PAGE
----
The November issue of IAAPA’s FUNWORLD Magazine has a feature discussing the theme park and attractions industry in Australia and that includes an interview with me regarding Odyssey Parks & Resort’s Worlds of Wonder theme park destination resort for Sydney. The attached has the feature and the magazine is available online at IAAPA’s website, www.IAAPA.org, and will be distributed to attendees at this month’s IAAPA Attractions Expo in Orlando.
Worlds of Wonder
Songcheng and Sanad’s resorts aren’t even the largest announced foreign investments in the sector. That honor belongs to Odyssey Parks and Resorts, which has billion-dollar plans to resurrect a Sydney amusement park called Wonderland Sydney that closed in 2004. Odyssey Parks CEO Ammar Khan—a self-made millionaire and property developer—used to work at Wonderland Sydney as a ride operator.
Khan’s initial plan to replace Wonderland Sydney has blossomed into a proposal to build “the largest theme park resort in the Southern Hemisphere.” Master plans for Worlds of Wonder call for two theme parks (one, fantasy; the other, adventure), two resort hotels (both with year-round water park facilities), and an entertainment and shopping district.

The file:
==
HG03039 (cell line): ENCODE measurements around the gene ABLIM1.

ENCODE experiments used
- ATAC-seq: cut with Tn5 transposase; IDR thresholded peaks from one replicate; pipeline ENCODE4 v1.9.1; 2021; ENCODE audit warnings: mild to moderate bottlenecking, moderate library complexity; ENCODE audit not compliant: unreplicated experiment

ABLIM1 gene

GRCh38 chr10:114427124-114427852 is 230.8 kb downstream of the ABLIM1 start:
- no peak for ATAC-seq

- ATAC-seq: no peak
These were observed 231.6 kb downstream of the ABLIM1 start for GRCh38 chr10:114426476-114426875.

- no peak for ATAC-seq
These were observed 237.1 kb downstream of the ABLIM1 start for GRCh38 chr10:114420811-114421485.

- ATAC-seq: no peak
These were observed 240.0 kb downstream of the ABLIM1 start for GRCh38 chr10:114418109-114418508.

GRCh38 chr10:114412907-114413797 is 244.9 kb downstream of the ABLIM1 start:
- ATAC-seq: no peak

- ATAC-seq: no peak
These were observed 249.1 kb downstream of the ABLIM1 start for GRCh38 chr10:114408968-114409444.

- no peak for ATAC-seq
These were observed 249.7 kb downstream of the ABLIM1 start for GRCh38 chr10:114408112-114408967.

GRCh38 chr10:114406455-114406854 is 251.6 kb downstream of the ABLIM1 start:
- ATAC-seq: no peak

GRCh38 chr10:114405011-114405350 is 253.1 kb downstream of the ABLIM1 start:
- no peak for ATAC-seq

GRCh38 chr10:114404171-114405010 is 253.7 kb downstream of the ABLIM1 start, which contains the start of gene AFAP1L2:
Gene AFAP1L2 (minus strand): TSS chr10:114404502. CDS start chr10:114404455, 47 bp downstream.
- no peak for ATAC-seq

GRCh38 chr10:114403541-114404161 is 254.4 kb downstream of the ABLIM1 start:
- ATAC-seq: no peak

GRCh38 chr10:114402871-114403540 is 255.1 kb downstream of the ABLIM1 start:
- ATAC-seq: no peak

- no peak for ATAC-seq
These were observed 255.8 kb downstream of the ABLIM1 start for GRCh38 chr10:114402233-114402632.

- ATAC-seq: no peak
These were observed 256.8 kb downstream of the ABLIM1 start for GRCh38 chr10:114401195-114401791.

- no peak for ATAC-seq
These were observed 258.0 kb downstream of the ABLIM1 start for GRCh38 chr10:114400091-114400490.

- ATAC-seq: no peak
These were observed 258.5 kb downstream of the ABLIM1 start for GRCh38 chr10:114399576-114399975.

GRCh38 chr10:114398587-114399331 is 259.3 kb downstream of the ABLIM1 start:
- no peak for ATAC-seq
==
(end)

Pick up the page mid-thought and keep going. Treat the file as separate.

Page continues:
“There’s a big gaping hole in Sydney’s market,” says David Bakas, an 18-year Walt Disney World veteran who is Khan’s right-hand man.
Odyssey Parks doesn’t want to create an “off-the-shelf”’ theme park, Bakas explains, but rather a world-class destination with Oz-type resorts and immersive attractions. After calculating the infrastructure costs to accomplish something like this, they realized a single park would not cut it.
Like its predecessor, Worlds of Wonder will be built in western Sydney. The area is changing rapidly, though, thanks to the construction of the city’s second airport. While the themed resort is still in its early stages with government approvals and financing pending, Bakas expects it to open by 2022.
Qualifying timelines with a note about permits is a common refrain from Australian attractions developers. As one company wrote Funworld: “Progress is always subject to the government’s approval of planning, construction coordination, etc.”